When I train groups or coach individuals in presentation skills, I encourage them to drown out the negative voices in their heads with a positive mantra and visualize themselves successfully giving an effective presentation.

The power of visualization has long been used by top athletes to achieve high performance and it also applies to giving presentations. I recently read a concise description of visualization in The Best Tennis of Your Life: 50 Mental Strategies for Fearless Performance by Jeff Greenwald, a sports psychology consultant and former world-ranked tennis player.

In chapter 12, "Visualize After Errors and Before Matches," Greenwald recommends the following process for successful visualization [I am paraphrasing loosely]:

• Find a quiet place
• Relax your mind
• Take deep breaths for about 5 minutes and focus on your breathing
• Imagine yourself succeeding – exaggerate the image and allow yourself to experience what success feels like, looks like and sounds like
• Use a quick snapshot of this image to focus yourself before you play [or in your case, present] and also to refocus yourself after you've made an error

You can apply the same steps to visualizing your presentation success. Imagine what it feels like to hear your name spoken by the person introducing you at the event or welcoming you to the meeting. Then feel yourself walking confidently to the front of the room or smiling as everyone seated at the table turns toward you. Experience the sensation of delivering your content with ease, overcoming any fear or anxiety.

If you stumble over a word, forget what you were going to say next or go blank when someone asks you a question, call up the images of you eloquently describing your topic, easily remembering what comes next and confidently responding to a question. These positive images will help you make a quick mid-course correction and prevent a small mistake from snowballing into a presentation disaster.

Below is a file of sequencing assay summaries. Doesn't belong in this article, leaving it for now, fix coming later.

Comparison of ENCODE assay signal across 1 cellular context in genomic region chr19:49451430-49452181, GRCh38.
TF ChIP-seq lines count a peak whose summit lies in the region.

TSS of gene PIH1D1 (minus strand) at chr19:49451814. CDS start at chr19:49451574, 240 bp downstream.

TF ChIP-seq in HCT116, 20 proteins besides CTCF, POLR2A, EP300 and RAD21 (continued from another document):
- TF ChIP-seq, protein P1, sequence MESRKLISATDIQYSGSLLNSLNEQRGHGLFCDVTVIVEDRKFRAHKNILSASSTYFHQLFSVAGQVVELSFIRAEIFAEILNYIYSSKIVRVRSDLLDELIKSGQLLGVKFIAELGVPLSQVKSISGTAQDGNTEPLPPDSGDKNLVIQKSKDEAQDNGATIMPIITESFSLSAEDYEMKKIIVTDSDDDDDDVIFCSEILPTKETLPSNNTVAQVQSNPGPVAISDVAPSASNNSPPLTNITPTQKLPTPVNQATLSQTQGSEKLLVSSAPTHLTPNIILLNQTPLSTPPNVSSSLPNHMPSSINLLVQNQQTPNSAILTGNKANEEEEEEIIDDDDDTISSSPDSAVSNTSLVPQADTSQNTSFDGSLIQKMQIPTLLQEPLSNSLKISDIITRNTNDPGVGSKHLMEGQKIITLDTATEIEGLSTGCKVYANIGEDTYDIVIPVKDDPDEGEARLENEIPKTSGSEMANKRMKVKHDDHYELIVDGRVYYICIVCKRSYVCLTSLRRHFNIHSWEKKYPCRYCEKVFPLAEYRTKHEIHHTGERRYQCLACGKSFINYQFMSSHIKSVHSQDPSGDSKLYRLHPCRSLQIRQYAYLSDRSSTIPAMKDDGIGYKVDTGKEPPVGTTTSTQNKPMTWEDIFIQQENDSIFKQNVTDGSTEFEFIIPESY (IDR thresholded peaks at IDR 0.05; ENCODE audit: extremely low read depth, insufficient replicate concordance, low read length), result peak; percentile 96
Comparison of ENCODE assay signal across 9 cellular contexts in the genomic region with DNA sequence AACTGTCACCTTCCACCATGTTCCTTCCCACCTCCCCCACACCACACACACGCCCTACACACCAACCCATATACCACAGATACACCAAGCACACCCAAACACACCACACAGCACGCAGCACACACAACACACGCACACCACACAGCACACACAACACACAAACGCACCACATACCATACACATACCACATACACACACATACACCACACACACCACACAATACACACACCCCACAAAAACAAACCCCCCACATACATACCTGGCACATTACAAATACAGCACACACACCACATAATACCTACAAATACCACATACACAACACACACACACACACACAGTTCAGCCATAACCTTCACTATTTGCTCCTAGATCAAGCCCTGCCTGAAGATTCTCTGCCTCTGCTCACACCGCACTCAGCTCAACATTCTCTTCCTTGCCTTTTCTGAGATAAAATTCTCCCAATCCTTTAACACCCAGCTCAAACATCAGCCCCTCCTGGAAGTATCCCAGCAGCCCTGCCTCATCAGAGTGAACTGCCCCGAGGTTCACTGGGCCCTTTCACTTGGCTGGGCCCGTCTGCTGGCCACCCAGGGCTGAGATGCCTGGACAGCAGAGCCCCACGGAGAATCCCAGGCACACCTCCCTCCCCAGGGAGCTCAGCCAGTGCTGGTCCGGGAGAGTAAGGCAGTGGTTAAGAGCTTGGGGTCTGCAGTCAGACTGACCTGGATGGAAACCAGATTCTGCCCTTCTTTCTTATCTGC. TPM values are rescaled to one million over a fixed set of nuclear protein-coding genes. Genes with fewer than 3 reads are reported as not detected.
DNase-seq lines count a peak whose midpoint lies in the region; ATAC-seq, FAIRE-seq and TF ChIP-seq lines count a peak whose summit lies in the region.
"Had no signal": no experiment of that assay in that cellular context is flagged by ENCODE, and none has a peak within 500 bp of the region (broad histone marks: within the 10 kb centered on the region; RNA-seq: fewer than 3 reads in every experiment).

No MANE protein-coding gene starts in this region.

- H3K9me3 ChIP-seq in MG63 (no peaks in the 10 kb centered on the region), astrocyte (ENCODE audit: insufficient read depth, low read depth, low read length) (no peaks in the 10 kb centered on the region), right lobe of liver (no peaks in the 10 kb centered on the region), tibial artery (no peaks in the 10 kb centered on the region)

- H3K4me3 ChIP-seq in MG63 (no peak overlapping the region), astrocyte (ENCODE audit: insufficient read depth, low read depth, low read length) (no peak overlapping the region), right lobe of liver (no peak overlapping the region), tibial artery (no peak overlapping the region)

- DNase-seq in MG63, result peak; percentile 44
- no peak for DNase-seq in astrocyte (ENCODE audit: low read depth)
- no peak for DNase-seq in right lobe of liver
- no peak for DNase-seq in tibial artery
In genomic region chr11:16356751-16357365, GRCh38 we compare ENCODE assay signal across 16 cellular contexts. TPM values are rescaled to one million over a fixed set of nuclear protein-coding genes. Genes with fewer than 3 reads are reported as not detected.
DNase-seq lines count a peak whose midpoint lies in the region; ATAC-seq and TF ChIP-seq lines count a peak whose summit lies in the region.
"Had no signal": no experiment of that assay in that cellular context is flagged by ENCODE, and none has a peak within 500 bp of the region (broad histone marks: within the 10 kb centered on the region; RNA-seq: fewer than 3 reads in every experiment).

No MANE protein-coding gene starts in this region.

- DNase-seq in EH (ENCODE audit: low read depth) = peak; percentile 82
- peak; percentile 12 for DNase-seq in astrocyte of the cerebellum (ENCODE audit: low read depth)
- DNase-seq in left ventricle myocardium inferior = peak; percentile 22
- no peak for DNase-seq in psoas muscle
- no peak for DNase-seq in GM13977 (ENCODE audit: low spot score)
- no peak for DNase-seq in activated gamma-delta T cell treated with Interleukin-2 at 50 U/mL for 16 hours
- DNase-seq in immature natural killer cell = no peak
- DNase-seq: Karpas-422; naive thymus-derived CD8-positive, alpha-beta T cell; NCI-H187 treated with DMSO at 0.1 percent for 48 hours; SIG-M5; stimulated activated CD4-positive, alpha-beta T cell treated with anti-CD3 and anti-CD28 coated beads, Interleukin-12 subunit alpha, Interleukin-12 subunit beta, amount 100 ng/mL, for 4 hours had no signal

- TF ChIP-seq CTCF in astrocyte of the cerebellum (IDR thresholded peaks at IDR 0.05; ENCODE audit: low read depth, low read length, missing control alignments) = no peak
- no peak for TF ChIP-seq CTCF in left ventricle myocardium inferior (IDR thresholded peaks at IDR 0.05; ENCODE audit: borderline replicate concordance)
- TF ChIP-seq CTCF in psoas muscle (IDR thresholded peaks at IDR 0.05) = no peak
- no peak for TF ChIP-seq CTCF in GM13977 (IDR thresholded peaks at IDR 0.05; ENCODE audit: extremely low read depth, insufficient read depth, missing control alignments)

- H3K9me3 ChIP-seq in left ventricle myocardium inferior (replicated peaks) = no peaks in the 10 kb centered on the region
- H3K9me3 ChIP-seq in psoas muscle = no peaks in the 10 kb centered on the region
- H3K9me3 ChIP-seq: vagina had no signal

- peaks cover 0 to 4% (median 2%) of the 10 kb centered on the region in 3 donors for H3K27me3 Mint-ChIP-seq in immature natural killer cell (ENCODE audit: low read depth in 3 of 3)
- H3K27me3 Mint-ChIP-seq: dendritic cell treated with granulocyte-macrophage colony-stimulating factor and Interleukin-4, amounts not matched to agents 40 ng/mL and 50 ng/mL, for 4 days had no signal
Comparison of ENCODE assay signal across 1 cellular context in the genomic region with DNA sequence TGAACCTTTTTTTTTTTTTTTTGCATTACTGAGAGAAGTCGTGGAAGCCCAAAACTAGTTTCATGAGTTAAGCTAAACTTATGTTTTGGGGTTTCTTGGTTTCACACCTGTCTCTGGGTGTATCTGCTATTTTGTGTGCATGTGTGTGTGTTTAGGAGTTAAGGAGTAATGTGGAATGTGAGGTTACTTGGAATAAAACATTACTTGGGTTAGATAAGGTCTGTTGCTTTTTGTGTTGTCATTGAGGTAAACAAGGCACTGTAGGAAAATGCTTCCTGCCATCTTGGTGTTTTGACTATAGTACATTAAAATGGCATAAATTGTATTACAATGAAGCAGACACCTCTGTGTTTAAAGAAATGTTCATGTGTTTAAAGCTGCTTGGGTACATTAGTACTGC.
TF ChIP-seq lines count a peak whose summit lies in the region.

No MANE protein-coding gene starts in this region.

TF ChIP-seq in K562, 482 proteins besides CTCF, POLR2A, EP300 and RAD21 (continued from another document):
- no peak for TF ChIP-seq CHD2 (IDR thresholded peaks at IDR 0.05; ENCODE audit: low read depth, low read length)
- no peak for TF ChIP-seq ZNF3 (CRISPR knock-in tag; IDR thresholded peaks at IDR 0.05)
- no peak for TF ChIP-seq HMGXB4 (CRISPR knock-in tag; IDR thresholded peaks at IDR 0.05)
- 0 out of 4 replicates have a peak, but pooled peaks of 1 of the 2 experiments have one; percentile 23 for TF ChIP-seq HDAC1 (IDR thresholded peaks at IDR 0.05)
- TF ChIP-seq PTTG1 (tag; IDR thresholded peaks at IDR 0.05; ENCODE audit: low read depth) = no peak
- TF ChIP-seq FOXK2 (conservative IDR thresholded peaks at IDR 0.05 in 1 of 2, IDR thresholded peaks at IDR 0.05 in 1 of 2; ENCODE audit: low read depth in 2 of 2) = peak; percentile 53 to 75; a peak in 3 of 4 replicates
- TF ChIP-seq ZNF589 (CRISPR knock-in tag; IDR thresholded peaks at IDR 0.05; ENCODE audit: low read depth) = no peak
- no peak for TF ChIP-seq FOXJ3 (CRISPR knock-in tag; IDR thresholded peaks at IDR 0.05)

The next time you have to give a presentation, try these visualization steps. Along with your other preparation and practice, visualization can help you deliver an Olympic-worthy presentation.

Author's Bio: 

Gilda Bonanno is a trainer, speaker, coach and consultant who helps entrepreneurs, small business owners and corporate professionals sharpen their presentation and communication skills. She achieves these results by combining her extensive business experience with a talent for improvisational performance and a belief that with the right training and practice, everyone can become an effective communicator.
In addition to facilitating high-energy, client-focused training programs, Gilda speaks about leadership, motivation, communication and humor to groups ranging from engineers to healthcare professionals to human resource practitioners. Gilda also coaches individuals to overcome their fear of public speaking and eliminate the barriers to letting their voice be heard.
She is Immediate Past President of the Southern CT chapter of the American Society for Training and Development and a member of the National Speakers Association. Gilda also is a member of the World Class Indifference improv comedy team, which performs shows and workshops in New York City and throughout Connecticut. She incorporates improv techniques into her training and coaching, helping people learn to think on their feet, be creative and develop confidence.
Gilda is based in Fairfield County, CT and has worked with clients throughout the US, and in Mexico, China and India.
(C) Gilda Bonanno 2009